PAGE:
FindLaw columnist Eric Sinrod writes regularly in this section on legal developments surrounding technology and the internet.
"Romance scams" are becoming a growing problem. A romance scam occurs when two people contact each other on a dating app or elsewhere on the internet. Communications unfold between the two people with the purported goal of finding love. However, while one of the two people is intent on finding a dream match, the other person seeks to earn trust to fleece money over time from the innocent dating victim.
A real example of a romance scam recently was reported by CNN. A man representing that he was an Army captain based in Syria contacted a Japanese woman on a digital pen pals international web site. After a few weeks, their relationship seemed to be a romance, as the man was sending daily emails in English that the woman was able to translate into Japanese by using the Google Translate app.
Eventually, the man, who went by the name Terry Garcia (no, not Jerry Garcia), started asking the woman, referred to as FK in court papers, for money. Believing that she was in touch with her one true love match, over the course of ten months she ended up sending Garcia 35 to 40 payments totaling $200,000. To meet Garcia's increasing demands, FK borrowed from friends, other relatives and even her ex-husband. During that time, Garcia would email her as many as 10 to 15 times daily.
Terry Garcia was not a real person who was in love with FK. Rather, FK was a victim of an international scam orchestrated by two Nigerian men in Los Angeles who were assisted by others in Nigeria and other countries. And last month, US prosecutors charged up to 80 people, the majority Nigerians, in a massive conspiracy that allegedly defrauded $6 million from vulnerable women and some businesses too. So far, 17 people in the group have been arrested in the US and the remaining members of the alleged conspiracy are being tracked down in Nigeria and elsewhere.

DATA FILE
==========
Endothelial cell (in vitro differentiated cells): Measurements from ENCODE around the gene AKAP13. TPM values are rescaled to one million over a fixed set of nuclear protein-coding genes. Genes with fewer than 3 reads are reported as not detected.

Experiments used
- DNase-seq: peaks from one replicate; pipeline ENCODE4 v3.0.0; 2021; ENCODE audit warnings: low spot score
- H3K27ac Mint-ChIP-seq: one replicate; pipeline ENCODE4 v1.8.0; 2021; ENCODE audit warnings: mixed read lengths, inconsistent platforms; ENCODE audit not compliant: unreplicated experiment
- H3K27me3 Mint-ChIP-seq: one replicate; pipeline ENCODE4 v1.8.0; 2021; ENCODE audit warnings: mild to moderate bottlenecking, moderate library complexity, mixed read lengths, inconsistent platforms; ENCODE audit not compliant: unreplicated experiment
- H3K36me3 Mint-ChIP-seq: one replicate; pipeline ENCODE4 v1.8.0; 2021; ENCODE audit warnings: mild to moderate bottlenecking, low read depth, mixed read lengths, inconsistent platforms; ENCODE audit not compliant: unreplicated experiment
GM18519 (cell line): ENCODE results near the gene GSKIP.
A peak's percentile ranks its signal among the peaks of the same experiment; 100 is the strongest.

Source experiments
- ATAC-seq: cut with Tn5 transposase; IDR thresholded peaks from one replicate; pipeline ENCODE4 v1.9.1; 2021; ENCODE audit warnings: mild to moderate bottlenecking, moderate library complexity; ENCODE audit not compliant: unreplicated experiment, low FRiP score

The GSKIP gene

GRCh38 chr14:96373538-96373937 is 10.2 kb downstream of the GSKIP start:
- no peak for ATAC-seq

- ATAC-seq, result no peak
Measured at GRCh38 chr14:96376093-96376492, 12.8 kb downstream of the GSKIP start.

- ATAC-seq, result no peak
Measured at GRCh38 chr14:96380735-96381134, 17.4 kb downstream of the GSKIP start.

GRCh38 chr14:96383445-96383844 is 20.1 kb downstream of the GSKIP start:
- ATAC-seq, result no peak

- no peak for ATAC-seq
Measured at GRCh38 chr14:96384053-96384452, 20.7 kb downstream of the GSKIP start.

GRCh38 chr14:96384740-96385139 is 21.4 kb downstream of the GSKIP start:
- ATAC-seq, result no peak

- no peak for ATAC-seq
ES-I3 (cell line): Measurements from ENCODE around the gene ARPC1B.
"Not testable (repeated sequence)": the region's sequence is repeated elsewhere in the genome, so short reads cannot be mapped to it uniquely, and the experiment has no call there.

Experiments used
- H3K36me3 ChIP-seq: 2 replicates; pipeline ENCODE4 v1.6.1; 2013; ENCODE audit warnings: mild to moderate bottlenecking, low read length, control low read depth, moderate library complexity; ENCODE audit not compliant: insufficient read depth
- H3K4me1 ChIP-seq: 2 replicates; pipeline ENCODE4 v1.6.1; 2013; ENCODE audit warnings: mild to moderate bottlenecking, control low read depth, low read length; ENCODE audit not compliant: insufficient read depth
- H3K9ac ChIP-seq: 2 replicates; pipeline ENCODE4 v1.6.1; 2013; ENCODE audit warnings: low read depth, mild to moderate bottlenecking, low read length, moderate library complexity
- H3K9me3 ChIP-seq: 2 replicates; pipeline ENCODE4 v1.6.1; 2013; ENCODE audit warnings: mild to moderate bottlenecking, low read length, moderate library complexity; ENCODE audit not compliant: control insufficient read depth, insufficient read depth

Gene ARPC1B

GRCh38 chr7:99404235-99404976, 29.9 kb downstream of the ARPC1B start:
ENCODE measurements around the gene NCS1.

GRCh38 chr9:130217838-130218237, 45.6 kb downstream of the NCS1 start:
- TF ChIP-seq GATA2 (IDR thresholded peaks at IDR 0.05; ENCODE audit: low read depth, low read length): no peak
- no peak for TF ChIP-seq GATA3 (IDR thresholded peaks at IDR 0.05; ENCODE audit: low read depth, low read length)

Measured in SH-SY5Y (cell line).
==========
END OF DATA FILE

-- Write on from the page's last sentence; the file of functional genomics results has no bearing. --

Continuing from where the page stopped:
Getting back to the big picture, The Federal Trade Commission has stated that romance scams in the past year have cost Americans more money than any other form of fraud, according to CNN. Indeed, in excess of 21,000 people were defrauded into sending $143 million to scammers in just 2018 alone.
Plainly, the lesson learned here is that people need to be careful in terms of who they meet for romantic purposes online for many reasons, including physical safety. And they need to be especially alert when their potential romantic partners start asking for money.
It is worth noting that these types of schemes that emanate from Nigeria or involve Nigerians is causing a major branding problem for Nigeria. Nigeria is a poor country which seeks to do business with other countries and international companies. But these types of scams cause some reluctance on the part of others to do business with Nigeria. Hopefully, the crackdown on these scams will have some success preventing future victims and for Nigeria as a trading partner.
Eric Sinrod (@EricSinrod on Twitter) is a partner in the San Francisco office of Duane Morris LLP, where he focuses on litigation matters of various types, including information technology and intellectual property disputes. You can read his professional biography here. To receive a weekly email link to Mr. Sinrod's columns, please email him at firstname.lastname@example.org with Subscribe in the Subject line. This column is prepared and published for informational purposes only and should not be construed as legal advice. The views expressed in this column are those of the author and do not necessarily reflect the views of the author's law firm or its individual partners.